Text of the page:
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Misdiagnoses and Deaths: Why Medical Translations Must be Done by Professionals

Doctor Talking To Interracial-Couples About Medical Findings
Misdiagnoses and Deaths: Why Medical Translations Must be Done by Professionals
on October, 08 2015
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You may not believe it but it's a fact that medical translations or interpretation done incorrectly, has the ability to endanger lives. Poor translation, in particular, has adversely affected the lives of a number of people. There have been documented cases of faulty or incompetent medical translations that have caused severe complications, faulty diagnoses, and even death. Competent medical translation is indubitably important as demonstrated by the following cases:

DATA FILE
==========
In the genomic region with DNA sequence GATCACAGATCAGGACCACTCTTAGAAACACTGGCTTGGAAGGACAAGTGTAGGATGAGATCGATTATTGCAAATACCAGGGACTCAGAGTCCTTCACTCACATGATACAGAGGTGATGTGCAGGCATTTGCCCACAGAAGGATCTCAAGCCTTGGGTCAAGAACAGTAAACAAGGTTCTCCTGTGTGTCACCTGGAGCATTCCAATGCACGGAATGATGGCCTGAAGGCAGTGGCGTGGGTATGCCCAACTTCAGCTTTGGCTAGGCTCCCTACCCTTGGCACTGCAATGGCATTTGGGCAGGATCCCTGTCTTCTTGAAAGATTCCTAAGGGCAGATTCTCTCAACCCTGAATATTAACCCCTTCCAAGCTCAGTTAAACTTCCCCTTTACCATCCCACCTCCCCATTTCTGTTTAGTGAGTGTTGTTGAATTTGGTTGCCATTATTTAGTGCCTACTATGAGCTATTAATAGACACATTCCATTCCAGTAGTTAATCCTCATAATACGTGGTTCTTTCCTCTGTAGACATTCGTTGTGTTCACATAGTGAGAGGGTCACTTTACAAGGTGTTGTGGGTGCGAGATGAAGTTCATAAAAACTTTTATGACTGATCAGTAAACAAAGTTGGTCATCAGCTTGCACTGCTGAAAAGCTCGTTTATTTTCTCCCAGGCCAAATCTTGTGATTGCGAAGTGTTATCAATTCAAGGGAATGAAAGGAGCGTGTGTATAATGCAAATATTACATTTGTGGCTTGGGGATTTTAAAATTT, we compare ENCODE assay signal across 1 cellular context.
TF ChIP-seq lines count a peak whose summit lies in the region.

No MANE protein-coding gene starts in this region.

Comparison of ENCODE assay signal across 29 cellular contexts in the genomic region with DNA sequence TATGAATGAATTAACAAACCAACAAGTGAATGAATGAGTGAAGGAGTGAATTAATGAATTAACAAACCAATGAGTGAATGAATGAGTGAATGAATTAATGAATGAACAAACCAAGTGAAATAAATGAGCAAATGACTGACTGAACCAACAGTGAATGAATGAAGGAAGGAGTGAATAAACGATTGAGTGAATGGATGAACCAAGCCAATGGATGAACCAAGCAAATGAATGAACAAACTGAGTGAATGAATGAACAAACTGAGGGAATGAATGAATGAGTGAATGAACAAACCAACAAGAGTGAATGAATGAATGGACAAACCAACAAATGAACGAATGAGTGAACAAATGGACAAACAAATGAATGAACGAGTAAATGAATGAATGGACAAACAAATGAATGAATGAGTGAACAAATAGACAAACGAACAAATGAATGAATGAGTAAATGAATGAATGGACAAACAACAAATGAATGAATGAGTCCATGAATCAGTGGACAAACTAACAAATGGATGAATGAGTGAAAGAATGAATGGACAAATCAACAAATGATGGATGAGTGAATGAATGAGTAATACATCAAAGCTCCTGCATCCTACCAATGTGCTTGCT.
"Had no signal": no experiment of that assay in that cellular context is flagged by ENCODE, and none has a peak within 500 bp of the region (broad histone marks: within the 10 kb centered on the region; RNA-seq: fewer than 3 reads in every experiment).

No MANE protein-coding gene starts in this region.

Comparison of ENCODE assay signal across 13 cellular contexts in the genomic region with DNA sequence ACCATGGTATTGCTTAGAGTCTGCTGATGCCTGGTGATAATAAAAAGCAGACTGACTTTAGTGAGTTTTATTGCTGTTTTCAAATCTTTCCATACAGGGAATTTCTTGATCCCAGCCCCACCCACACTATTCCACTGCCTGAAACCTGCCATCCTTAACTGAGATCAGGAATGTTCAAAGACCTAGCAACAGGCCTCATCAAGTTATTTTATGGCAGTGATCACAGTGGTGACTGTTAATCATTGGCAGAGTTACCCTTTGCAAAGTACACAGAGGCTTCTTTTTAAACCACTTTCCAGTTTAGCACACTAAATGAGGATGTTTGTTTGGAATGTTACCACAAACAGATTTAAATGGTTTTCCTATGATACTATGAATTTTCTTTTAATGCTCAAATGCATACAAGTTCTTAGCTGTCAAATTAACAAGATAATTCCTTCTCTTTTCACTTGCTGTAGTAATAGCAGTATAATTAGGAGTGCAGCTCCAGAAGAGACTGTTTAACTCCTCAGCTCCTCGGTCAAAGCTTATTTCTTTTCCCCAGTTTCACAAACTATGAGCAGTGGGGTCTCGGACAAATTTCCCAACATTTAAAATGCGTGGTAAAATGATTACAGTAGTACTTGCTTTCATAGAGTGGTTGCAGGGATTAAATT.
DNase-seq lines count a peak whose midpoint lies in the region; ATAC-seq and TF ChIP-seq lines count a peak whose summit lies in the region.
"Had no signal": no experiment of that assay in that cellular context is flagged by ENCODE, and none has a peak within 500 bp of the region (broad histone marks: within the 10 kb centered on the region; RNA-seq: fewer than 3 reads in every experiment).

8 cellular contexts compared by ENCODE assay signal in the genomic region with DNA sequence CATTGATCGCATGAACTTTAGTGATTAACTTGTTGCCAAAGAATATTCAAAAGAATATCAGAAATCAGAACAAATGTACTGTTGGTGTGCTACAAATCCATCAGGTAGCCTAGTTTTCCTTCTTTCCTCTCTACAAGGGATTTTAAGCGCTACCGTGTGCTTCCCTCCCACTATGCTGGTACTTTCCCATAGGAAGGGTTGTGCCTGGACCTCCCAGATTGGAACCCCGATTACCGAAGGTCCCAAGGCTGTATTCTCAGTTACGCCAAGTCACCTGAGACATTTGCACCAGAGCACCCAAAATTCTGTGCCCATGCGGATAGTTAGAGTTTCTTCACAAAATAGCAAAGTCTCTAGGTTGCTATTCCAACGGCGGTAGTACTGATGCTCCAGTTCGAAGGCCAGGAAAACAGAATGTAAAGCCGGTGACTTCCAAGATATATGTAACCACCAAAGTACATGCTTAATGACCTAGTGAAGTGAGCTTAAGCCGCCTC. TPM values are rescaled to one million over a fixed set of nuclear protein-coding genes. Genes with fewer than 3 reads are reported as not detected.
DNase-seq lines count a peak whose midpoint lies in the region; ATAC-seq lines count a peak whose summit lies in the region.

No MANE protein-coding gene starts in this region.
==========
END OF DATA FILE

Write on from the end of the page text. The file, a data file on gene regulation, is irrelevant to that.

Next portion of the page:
Actual Cases of the Risks of Medical Translation

Over the years, there have already been several real cases that show why proper medical translation or interpreting is important. The following are just a few of them:

1. Willie Ramirez’s Quadriplegia

In 1980, baseball player Willie Ramirez was brought to a hospital in South Florida. He was already in coma. Unfortunately, something went awry when the assigned medical interpreter translated the words of the family members who spoke Cuban Spanish. The interpreter misinterpreted the Cuban Spanish word “intoxicado” as “intoxicated.” This “small” problem led to Ramirez waking up a quadriplegic.

The case of Ramirez is one of the most famous incidents that demonstrate the serious risks of faulty interpretation or translation in the medical field. Ramirez became quadriplegic because the doctors failed to properly employ the right medical options believing that he was merely “intoxicated.” In Cuban Spanish, being “intoxicado” does not translate to being intoxicated as how most English speakers know it. Being “intoxicado” in regular Cuban Spanish conversations is being sick after ingesting something. This something could be food, drug, or anything that could make a person feel sick.